How to Claim Your Good
Along the path of life as a human being we have choices! In fact, this is one of our most powerful assets: the independent ability to make choices for yourself and your life. In each and every moment you are making a choice, whether you’re conscious of it or not. For example, you are right now making a choice to read these words, and hopefully they are engaging enough that you’ll continue to choose to read more of them. However, that is your choice, and one you get to make independently and on your own.
This power of choice – of choosing what you pay attention to, focus on, and invest your energy in – is a vastly under-appreciated power. Many people do not think they have this power. Rather, they think they are victims of what they “have to” pay attention to, focus on, and invest energy in. This is only true to the extent you think it is.
In this blog we’ll explore how to “claim your good” and your independent power of choice. The answer, simple, elegant, and powerful, is one of the three Power Principles in my Major Good Mojo System, and one of the very first things my clients engage when embarking on their journey.
How to Claim Your Good
“Do not try to change things by fighting the existing reality. Instead, build a new model that makes the existing model obsolete.” – Buckminster Fuller
For the duration of the Major Good Mojo Program, my clients agree to follow, live by, and live into three important Power Principles. These are principles of living discovered through years of trial and error that I have found are essential to creating a life of Major Good Mojo. The second Power Principle, and the key to claiming your good and exercising your power of choice is: learning to always focus on the good.
Learning to always focus on the good and what is working is such an important factor for success and fulfillment in life I cannot overemphasize it. When we focus on what is good and working in our lives, such as in our work, our families, our relationships, in the lives of others, and in the world, we see more of what is good and what is working. It may seem like an obvious statement, but in fact, most people’s minds do not operate this way. Because of that, most of the world does not operate this way.
The default way of operating is to look for and find what is wrong, scary, threatening, and broken. Just look at the newspaper and television and our cultural conversations; the negativity is overwhelming. The mind thinks that focusing on these scary, terrible, worrisome things is the way to prevent them and keep them away, while in fact the exact opposite is true. By focusing on them we experience them even more and make them even more prevalent in our lives.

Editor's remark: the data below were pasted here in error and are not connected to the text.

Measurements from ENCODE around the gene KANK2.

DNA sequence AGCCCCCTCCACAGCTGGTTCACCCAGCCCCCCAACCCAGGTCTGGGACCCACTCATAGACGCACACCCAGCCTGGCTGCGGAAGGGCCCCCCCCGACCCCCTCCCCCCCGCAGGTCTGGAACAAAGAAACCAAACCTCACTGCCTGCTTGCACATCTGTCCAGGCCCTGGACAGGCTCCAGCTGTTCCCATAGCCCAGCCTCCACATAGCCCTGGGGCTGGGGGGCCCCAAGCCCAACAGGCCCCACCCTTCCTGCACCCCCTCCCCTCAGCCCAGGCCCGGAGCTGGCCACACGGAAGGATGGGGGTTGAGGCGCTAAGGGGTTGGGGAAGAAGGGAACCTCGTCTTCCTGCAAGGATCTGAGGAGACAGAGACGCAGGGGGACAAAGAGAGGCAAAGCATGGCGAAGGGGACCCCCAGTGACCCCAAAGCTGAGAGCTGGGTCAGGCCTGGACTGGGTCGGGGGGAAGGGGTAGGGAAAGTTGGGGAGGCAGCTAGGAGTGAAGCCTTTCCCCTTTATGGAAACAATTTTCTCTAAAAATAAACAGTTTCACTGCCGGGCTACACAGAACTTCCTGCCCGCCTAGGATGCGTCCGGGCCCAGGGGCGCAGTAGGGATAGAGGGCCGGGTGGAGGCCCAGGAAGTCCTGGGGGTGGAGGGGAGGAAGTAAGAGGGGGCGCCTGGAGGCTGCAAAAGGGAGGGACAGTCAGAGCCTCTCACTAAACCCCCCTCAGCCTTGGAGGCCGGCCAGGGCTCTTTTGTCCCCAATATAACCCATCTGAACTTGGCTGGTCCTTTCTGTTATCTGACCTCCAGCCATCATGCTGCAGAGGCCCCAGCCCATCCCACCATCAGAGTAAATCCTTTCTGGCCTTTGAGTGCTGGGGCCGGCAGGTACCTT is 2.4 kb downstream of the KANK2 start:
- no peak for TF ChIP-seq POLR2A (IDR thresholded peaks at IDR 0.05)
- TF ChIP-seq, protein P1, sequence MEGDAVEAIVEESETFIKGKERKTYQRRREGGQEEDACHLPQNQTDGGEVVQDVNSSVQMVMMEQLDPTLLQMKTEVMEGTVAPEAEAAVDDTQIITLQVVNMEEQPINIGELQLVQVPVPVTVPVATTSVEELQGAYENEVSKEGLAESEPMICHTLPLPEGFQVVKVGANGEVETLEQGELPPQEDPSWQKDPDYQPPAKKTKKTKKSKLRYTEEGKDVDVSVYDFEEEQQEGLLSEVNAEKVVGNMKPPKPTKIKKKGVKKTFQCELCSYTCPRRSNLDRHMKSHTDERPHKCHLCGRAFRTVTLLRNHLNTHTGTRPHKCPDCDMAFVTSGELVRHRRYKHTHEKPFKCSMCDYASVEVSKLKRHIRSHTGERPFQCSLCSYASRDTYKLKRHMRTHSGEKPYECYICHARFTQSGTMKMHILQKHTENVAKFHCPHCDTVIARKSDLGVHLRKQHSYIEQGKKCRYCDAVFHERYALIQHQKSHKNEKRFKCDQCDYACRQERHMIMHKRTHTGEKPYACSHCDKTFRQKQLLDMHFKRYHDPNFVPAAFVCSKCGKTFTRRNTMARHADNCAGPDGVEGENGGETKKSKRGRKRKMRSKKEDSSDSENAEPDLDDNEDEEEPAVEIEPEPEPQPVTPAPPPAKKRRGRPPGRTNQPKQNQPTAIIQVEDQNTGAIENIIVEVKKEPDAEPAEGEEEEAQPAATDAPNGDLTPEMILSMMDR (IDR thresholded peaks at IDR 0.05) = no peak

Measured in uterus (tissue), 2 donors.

You can see this automatic, default mechanism of the mind at work in the simplest of things. For example, if I were to hold up a neatly pressed and crisp large white napkin that is pristine white over 99% of its surface with one small black spot on it, your mind would focus right in on that black spot as something that “should not be there.” It would automatically pass judgment, making the black spot a problem. Now you are no longer present to the 99% pristine white napkin. Instead, the whole thing is negatively colored by this small black spot that “shouldn’t be there.”
This is what the mind tends to automatically do with our lives as well. The challenge, and yet opportunity, is to know this and not allow the mind to run unchecked. The practice, and this is definitely a practice done over time to develop this important skill, is to allow awareness of the “problems” while intentionally and proactively focusing on the positive, good things in your life (of which there are always plenty!).
Now, I want to be clear: focusing on the good does not mean living in a Pollyanna manner pretending tough, challenging, and scary things do not exist in the world. Rather, it means we simply acknowledge them, and choose to focus the majority of our attention and energy on what is good and is working.
Buckminster Fuller knew the power of this principle well when he said “Do not try to change things by fighting the existing reality. Instead, build a new model that makes the existing model obsolete.” Focusing on what’s wrong is fighting the existing reality, focusing on what’s working is the beginning of new models that makes the old models obsolete. Because it is sooooo powerful, my clients agree to always focus on the good and what is working. I wrote a whole chapter on this in my book, NexGen Human, chapter 3: “A Good Place to Start.”
Focusing on the good in life is a key piece of the Major Good Mojo System. To learn this important skill and reclaim your power of choice to see and create even more good in your life, I invite you to engage the The Major Good Mojo Coaching Program.
Your Major Good Mojo Assignment:
What percent of the time do you spend focusing your attention and energy on problems and negative things in your life, vs. being grateful for and focusing your energy and attention on all the great things in your life? Get out a blank sheet of paper and reflect on your day, week, and the past month. Write down your percent of time focused on the good vs. percent of time focused on problems, issues, and worries.
Now write down everything you are grateful for in your life. Do this until you can’t think of anything else. Include everything, from the very simple things like each and every breath to the more complex and longer term events like relationships, roles, and experiences. For extra credit, look at the things in your life you wish weren’t there and identify something good about them (in every challenge there is an opportunity – if you are willing to look for it). I bet you’ll be surprised at just how much great stuff there is in your life and just how much you take that for granted every day. Notice how you feel after doing this exercise… It’s a key to Major Good Mojo!